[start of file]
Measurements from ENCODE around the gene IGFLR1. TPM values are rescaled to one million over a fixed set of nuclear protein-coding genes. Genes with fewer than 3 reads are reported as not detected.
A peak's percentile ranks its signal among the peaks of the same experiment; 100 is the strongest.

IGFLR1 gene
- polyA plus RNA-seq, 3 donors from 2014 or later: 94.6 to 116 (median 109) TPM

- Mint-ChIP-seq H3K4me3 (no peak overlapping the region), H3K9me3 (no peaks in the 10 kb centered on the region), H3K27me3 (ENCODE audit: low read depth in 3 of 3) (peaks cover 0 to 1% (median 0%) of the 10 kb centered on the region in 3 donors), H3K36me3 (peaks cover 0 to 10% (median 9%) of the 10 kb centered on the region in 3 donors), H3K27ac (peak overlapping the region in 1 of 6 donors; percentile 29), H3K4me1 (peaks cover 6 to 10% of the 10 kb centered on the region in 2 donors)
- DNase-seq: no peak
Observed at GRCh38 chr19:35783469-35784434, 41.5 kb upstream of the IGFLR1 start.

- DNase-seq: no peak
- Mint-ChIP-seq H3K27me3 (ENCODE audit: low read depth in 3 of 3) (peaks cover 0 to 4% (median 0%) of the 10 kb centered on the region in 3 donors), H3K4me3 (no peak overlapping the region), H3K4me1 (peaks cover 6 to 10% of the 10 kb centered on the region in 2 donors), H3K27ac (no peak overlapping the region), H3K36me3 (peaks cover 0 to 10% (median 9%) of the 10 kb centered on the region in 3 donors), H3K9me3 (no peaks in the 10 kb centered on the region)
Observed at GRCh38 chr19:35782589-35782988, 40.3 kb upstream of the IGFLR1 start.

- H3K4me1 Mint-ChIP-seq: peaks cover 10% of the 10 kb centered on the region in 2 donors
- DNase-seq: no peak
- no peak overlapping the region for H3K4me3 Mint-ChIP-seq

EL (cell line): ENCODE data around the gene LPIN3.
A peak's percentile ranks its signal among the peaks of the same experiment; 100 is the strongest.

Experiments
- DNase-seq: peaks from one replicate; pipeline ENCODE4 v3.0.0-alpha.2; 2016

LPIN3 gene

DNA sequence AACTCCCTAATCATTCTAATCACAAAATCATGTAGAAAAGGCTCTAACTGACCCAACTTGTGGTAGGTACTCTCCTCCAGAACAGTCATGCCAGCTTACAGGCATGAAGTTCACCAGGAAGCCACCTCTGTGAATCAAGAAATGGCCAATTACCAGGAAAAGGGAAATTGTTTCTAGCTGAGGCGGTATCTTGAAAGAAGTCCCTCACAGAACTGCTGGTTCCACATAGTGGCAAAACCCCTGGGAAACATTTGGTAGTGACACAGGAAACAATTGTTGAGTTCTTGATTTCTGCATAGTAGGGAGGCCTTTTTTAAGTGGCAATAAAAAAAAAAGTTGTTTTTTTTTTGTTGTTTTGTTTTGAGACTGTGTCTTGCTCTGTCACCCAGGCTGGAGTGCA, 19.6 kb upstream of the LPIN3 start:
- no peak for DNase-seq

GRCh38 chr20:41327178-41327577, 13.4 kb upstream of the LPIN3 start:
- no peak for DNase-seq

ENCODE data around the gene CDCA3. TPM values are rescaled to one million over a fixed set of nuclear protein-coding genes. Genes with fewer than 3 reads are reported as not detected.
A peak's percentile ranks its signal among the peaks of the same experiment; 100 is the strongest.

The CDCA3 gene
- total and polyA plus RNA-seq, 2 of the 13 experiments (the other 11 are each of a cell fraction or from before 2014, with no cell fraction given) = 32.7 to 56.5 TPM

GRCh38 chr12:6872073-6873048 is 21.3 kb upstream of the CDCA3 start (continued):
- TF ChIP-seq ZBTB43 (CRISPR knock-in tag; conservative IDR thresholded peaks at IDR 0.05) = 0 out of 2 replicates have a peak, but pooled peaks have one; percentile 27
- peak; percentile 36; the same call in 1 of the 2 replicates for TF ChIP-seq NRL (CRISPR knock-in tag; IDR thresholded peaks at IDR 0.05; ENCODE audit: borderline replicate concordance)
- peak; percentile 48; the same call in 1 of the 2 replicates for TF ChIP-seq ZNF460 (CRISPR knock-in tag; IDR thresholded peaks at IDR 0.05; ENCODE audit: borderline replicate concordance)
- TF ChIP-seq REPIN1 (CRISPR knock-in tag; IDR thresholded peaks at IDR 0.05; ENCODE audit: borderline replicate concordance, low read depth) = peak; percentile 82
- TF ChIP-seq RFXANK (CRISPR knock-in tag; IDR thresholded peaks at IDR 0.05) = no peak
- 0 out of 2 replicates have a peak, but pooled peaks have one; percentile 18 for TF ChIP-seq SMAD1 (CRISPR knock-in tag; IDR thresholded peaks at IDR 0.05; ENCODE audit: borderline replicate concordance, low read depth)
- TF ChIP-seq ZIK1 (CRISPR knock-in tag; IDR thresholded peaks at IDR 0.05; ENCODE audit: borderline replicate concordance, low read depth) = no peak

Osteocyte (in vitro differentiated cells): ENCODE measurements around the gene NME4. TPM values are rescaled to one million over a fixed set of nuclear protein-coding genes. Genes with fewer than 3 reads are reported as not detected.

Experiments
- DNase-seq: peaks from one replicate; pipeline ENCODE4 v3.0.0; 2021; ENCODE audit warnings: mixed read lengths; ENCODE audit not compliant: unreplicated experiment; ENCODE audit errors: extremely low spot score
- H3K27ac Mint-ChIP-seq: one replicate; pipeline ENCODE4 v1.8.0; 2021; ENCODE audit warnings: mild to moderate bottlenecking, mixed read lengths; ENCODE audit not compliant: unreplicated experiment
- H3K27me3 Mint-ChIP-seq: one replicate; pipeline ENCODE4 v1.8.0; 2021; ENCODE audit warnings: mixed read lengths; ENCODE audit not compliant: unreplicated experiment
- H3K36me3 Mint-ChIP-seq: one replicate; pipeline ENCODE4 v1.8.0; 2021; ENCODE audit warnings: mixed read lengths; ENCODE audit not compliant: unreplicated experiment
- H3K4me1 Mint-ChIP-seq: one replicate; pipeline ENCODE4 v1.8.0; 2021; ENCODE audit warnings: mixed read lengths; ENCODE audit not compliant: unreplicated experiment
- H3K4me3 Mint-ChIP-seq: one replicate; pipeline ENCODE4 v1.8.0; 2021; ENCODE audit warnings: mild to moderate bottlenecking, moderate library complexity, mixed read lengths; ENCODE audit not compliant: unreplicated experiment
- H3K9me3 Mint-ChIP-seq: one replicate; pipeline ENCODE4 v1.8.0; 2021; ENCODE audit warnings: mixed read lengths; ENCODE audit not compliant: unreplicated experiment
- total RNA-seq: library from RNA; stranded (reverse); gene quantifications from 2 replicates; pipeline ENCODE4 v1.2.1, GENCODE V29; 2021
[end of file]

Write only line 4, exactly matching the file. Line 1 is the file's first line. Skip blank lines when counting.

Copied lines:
- polyA plus RNA-seq, 3 donors from 2014 or later: 94.6 to 116 (median 109) TPM